The first stage in the adventure of human flight began with daring inventors and aeronauts in 18th-century Paris, where a handful of brilliant and colorful pioneers developed all the essential features of today's hot air and gas balloons. Their exploits fascinated Benjamin Franklin, who was serving in Paris as the American ambassador. To explore this burst of innovation, NOVA re-creates key flights, including the world's first manned voyage on November 21, 1783. A descendant of the Montgolfier brothers, who invented the hot-air balloon, will join a team to build an accurate replica of the fragile paper and canvas craft using 18th-century tools and materials. NOVA evokes the thrilling and daunting prospect that the balloon pioneers faced as they left Earth for the first time.



Friday, October 24, 2014
5:00 AM
Ben Franklin's Balloons
The first stage in the adventure of human flight began with daring inventors and aeronauts in 18th-century Paris, where a handful of brilliant and colorful pioneers developed all the essential features of today's hot air and gas balloons. Their exploits fascinated Benjamin Franklin, who was serving in Paris as the American ambassador. To explore this burst of innovation, NOVA re-creates key flights, including the world's first manned voyage on November 21, 1783. A descendant of the Montgolfier brothers, who invented the hot-air balloon, will join a team to build an accurate replica of the fragile paper and canvas craft using 18th-century tools and materials. NOVA evokes the thrilling and daunting prospect that the balloon pioneers faced as they left Earth for the first time.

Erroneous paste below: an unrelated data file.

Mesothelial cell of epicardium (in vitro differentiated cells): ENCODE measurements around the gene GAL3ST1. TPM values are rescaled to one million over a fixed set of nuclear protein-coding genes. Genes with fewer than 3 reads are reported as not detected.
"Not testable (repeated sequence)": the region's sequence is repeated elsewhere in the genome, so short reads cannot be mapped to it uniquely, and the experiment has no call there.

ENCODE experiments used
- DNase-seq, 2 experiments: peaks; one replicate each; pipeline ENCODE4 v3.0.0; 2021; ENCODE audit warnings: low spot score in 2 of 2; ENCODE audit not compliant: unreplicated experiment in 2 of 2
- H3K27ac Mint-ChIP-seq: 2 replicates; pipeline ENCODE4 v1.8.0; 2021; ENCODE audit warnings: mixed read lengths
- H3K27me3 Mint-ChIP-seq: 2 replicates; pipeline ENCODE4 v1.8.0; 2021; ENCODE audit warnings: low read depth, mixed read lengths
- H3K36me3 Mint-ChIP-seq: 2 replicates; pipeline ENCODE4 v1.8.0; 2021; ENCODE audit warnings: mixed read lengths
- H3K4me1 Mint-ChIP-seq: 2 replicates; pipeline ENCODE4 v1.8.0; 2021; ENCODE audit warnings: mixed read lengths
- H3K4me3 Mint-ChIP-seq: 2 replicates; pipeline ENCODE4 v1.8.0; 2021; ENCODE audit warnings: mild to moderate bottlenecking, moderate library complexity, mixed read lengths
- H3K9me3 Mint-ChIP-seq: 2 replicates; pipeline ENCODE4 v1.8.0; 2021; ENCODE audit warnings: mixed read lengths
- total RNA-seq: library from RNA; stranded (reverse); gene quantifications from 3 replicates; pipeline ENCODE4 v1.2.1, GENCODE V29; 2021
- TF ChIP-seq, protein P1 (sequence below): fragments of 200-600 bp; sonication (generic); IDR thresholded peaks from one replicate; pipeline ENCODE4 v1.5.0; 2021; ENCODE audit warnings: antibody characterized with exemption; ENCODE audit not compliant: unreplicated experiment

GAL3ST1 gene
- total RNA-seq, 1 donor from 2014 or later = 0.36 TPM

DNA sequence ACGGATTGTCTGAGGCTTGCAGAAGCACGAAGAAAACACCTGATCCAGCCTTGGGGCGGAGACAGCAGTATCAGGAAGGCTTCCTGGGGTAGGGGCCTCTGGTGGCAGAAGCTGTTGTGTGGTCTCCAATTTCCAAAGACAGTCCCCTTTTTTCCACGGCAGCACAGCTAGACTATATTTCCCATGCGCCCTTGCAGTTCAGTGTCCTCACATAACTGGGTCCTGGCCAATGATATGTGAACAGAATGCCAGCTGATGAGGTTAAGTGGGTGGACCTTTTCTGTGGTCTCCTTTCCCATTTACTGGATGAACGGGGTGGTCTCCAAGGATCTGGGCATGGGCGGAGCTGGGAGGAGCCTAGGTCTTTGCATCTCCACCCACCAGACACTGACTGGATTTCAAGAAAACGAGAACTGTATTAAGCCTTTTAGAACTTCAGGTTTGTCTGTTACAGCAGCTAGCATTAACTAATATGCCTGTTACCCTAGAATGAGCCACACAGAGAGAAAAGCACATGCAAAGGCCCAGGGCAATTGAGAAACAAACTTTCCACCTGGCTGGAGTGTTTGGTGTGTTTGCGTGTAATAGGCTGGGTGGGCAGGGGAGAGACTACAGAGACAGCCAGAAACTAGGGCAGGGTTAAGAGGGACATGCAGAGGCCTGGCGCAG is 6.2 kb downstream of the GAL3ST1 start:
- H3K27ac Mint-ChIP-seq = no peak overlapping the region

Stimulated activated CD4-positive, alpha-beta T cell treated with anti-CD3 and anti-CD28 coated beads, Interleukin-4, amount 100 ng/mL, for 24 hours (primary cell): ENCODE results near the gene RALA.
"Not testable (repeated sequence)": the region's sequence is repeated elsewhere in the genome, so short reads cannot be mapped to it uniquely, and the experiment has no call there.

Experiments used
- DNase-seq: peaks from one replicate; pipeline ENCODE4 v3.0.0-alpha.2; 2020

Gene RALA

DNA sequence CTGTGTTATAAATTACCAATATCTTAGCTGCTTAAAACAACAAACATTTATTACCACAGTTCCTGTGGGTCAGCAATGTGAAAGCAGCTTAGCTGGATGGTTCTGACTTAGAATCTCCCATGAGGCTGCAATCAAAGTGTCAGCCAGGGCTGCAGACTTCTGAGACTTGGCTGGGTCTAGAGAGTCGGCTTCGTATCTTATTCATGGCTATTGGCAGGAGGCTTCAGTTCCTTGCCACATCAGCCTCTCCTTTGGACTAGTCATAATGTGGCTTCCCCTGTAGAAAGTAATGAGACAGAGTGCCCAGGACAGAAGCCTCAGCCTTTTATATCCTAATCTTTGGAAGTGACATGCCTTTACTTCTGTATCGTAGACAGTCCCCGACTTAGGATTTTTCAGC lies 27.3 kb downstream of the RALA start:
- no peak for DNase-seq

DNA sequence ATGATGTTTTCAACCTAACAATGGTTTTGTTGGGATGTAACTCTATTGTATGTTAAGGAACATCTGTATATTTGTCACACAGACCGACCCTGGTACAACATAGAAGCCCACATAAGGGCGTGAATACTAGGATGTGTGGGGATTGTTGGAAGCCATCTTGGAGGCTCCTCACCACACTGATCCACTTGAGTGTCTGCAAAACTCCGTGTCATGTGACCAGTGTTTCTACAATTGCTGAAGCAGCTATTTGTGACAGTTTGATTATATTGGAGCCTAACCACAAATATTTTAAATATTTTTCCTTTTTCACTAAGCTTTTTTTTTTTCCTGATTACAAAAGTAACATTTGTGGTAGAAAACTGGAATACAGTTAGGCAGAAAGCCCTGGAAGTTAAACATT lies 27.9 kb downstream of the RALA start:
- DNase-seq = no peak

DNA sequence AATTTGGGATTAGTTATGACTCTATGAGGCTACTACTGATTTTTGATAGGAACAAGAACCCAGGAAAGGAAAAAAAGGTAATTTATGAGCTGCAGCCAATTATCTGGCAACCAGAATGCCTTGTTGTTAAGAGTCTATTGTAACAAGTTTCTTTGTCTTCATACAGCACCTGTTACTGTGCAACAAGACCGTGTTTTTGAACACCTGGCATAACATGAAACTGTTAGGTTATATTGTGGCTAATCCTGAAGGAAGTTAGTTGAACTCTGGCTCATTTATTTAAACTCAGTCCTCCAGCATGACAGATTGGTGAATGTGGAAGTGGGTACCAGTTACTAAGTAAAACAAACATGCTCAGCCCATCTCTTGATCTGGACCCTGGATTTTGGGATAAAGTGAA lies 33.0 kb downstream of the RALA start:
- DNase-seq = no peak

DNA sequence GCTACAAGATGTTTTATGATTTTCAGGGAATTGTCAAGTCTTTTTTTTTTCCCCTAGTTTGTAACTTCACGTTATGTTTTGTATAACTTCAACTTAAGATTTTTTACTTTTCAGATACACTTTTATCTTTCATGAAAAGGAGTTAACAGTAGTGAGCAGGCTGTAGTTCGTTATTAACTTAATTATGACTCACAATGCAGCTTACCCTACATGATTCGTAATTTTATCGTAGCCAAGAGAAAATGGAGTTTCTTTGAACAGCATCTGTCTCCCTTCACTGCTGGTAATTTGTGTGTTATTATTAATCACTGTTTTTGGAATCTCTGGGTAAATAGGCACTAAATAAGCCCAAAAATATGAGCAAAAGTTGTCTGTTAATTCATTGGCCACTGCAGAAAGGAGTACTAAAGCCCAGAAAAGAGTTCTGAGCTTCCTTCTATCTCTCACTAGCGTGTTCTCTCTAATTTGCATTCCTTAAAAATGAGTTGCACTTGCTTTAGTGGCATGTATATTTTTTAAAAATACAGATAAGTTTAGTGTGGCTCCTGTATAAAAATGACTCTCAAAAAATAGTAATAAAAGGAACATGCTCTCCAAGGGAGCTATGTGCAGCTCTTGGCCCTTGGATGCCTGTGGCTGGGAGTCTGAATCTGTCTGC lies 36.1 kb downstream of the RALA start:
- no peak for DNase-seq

Sunday, October 26, 2014
1:00 AM
Ben Franklin's Balloons
The first stage in the adventure of human flight began with daring inventors and aeronauts in 18th-century Paris, where a handful of brilliant and colorful pioneers developed all the essential features of today's hot air and gas balloons. Their exploits fascinated Benjamin Franklin, who was serving in Paris as the American ambassador. To explore this burst of innovation, NOVA re-creates key flights, including the world's first manned voyage on November 21, 1783. A descendant of the Montgolfier brothers, who invented the hot-air balloon, will join a team to build an accurate replica of the fragile paper and canvas craft using 18th-century tools and materials. NOVA evokes the thrilling and daunting prospect that the balloon pioneers faced as they left Earth for the first time.



Wednesday, October 29, 2014
9:00 PM
First Air War
When World War I began in 1914, the air forces of the opposing nations consisted of handfuls of rickety biplanes from which pilots occasionally took pot shots at one another with rifles. By 1918, the fighter had become an efficient killing machine with a growing strategic impact on the outcome of the war. With the help of aviation buffs dedicated to bringing back classic WWI fighters, NOVA joins the team as they uncover the secrets of some of aviation's most colorful and deadly early flying machines and explores how their impact played a key role in the nightmare slaughter of the Western Front.



Thursday, October 30, 2014
2:00 AM
First Air War
When World War I began in 1914, the air forces of the opposing nations consisted of handfuls of rickety biplanes from which pilots occasionally took pot shots at one another with rifles. By 1918, the fighter had become an efficient killing machine with a growing strategic impact on the outcome of the war. With the help of aviation buffs dedicated to bringing back classic WWI fighters, NOVA joins the team as they uncover the secrets of some of aviation's most colorful and deadly early flying machines and explores how their impact played a key role in the nightmare slaughter of the Western Front.



Friday, October 31, 2014
5:00 AM
First Air War
When World War I began in 1914, the air forces of the opposing nations consisted of handfuls of rickety biplanes from which pilots occasionally took pot shots at one another with rifles. By 1918, the fighter had become an efficient killing machine with a growing strategic impact on the outcome of the war. With the help of aviation buffs dedicated to bringing back classic WWI fighters, NOVA joins the team as they uncover the secrets of some of aviation's most colorful and deadly early flying machines and explores how their impact played a key role in the nightmare slaughter of the Western Front.